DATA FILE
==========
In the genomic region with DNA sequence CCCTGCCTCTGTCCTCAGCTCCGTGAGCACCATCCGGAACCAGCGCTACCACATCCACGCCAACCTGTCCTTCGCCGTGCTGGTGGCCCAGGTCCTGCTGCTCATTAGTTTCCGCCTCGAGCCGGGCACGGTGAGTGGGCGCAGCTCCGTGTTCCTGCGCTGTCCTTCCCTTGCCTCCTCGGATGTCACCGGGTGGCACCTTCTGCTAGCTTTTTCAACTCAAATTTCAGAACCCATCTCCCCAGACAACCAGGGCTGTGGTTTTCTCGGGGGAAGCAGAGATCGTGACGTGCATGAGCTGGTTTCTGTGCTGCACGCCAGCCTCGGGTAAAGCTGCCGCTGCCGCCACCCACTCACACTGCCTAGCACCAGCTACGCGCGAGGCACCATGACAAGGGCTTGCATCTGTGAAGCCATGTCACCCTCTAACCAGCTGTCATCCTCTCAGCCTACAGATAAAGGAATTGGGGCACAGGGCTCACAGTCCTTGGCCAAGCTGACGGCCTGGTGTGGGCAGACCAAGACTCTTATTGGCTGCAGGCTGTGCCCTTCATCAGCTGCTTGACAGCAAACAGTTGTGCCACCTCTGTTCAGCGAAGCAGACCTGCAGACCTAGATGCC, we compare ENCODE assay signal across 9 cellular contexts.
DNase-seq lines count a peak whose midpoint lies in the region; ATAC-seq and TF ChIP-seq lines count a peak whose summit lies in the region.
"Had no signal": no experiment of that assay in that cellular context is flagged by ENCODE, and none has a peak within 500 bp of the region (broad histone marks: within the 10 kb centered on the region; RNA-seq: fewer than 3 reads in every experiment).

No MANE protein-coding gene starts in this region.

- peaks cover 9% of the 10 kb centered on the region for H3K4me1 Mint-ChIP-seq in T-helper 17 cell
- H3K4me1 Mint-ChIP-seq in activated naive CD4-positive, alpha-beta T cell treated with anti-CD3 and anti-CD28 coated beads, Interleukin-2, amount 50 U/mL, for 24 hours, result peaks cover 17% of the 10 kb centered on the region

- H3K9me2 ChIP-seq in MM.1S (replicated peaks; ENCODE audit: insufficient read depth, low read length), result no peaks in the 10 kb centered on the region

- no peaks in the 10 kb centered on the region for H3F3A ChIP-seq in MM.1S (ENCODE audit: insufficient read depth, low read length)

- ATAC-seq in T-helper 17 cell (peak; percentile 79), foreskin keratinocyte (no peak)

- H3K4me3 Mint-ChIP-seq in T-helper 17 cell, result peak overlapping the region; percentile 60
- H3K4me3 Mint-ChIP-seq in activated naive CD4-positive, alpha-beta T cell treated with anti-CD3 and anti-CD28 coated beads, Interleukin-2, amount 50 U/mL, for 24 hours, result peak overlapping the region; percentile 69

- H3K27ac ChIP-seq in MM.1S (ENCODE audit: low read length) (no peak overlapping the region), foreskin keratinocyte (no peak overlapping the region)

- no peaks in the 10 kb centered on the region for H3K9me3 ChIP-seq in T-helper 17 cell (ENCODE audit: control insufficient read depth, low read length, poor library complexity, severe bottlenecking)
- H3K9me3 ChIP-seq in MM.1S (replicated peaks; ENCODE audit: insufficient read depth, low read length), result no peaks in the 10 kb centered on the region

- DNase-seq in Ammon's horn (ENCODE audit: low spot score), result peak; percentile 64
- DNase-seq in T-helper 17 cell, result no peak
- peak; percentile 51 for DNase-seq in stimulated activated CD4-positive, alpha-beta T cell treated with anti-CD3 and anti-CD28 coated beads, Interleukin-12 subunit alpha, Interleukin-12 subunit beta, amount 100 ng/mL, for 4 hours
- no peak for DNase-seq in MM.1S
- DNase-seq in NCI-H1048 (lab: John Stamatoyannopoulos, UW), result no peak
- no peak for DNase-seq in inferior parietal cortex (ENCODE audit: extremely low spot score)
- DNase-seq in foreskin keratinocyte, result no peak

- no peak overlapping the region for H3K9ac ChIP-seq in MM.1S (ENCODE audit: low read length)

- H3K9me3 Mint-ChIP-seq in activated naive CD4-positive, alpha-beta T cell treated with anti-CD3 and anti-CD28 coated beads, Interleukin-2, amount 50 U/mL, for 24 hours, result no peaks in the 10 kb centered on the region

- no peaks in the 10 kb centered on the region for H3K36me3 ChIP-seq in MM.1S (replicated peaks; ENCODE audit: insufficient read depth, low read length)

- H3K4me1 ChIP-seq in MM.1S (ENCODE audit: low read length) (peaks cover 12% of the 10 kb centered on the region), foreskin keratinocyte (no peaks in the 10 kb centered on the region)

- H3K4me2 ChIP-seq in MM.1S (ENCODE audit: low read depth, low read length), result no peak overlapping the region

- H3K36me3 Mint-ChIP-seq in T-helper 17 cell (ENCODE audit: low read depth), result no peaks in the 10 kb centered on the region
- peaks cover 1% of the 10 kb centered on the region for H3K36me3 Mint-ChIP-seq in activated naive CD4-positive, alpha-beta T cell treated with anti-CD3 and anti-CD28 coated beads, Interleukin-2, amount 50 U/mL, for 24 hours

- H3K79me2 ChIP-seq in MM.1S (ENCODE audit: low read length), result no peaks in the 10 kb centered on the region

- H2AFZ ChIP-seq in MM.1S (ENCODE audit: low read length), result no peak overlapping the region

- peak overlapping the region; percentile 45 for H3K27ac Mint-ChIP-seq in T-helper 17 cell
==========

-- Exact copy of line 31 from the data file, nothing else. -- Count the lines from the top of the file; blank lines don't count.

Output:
- peak overlapping the region; percentile 45 for H3K27ac Mint-ChIP-seq in T-helper 17 cell